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Wireless Now Built-in to Consumer Electronics

As the market for consumer electronics (CE) devices incorporating Wi-Fi begins to gain real traction, yet another -- based upon 3G cellular technologies or mobile WiMAX -- is just starting to take shape.

According to a new study from ABI Research, portable consumer electronics -- digital cameras, media players, portable game devices, and more -- are beginning to offer direct mobile broadband connections to the Internet. By 2012, annual shipments of such devices are expected to approach 50 million.

"In the near term, connected portable devices will rely more on 3G cellular connections," says principal analyst Philip Solis. "However, the 3G market is fragmented: there is EV-DO, there is HSPA; different carriers are using different frequencies in different regions of the world. Such fragmentation represents a significant challenge. In addition, such devices must compete against smartphones that increasingly include similar functions."

The first few products have already appeared, all from South Korea. Two portable video players -- Digital Cube's iStation Netforce and Cowon's Q5 -- offer 3G connections through add-on HSDPA modules. "A modular approach makes it easier to support multiple carriers," notes Solis, "but the connectivity is not seamlessly integrated."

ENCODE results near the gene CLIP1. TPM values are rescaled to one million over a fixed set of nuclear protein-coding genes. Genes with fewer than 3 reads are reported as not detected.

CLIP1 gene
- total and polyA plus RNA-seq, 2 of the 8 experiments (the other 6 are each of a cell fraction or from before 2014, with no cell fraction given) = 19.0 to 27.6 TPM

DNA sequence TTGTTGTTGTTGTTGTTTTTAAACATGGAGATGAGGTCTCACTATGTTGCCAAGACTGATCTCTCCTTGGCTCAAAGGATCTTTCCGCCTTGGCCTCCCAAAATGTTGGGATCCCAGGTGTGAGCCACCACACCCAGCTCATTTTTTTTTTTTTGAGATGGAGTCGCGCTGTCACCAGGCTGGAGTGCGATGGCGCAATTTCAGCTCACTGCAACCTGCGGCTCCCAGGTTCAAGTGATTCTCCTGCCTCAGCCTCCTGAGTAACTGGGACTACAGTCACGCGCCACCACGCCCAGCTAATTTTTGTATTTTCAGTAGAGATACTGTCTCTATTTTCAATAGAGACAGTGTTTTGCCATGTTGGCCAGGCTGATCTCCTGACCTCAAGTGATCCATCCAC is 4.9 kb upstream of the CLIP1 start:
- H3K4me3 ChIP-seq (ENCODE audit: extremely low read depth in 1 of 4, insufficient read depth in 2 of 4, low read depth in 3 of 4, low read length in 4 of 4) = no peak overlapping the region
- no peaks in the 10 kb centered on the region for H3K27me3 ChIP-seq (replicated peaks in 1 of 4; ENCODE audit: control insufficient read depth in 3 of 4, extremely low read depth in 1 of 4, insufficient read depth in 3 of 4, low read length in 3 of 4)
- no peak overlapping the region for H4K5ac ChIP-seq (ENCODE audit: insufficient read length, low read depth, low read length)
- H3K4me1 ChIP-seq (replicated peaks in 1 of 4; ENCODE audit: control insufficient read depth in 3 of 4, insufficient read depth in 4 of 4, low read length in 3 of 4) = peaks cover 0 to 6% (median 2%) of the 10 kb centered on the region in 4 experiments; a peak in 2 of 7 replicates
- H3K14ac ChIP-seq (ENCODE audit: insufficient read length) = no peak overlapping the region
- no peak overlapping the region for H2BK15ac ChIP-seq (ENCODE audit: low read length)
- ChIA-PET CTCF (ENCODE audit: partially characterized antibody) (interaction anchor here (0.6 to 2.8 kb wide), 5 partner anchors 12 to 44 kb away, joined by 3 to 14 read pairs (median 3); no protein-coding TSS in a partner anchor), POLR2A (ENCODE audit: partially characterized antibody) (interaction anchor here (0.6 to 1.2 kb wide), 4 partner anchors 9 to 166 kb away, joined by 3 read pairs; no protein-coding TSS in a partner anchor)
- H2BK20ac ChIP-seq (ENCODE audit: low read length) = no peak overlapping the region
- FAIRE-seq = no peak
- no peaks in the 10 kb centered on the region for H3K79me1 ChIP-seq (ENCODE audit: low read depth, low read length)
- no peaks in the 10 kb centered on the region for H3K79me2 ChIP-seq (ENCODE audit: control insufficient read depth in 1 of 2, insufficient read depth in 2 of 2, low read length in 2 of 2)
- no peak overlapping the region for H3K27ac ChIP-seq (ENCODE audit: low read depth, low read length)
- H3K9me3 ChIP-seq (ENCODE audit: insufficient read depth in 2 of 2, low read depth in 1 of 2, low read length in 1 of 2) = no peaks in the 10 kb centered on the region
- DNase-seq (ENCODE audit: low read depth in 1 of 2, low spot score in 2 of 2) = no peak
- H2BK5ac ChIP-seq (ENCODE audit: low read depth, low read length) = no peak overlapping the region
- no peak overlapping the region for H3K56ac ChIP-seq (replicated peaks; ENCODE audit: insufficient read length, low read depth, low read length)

The first true device of this class, offering embedded HSDPA, is Samsung's VLUU i70 digital camera. Not just a 7.2 megapixel camera, the i70 also shoots video, reads e-books, receives T-DMB television, plays MP3s and video, and allows the user to send or download photos and videos.

Nonetheless, ABI Research expects portable game devices and media players to dominate this market. Qualcomm's Snapdragon platform and Freescale's MXC (Mobile Extreme Convergence platform) will help enable cellular-based devices, and a wide ecosystem of WiMAX semiconductor vendors will enable devices with embedded WiMAX.

"In the longer-term, WiMAX has more potential than cellular-based connections for these devices," says Solis. "It's an IP-based network with simpler architecture and better connection to the Internet. Sprint, with its commitment to WiMAX, will promote such devices heavily, in the process helping U.S. markets keep up with South Korea and Japan."

Perhaps it's not realistic to assume that the European and U.S. markets will ever reach similar adoption rates as the Asia-Pacific market leaders. Regardless, some carriers have committed their team to pursuing that dream via ongoing trials. However, tackling the challenge should not be viewed as an endurance test, since an unattractive offer typically doesn't improve with age.

I trust that lessons-learned from the evolution of Wi-Fi, as it crossed the chasm from early adopter to mainstream user, are still vivid in the minds of both CE and carrier marketers. The leap from the elite gadget geek to the mainstream consumer convert should not be attempted without the safety-net of a well thought-out progressive market development plan.

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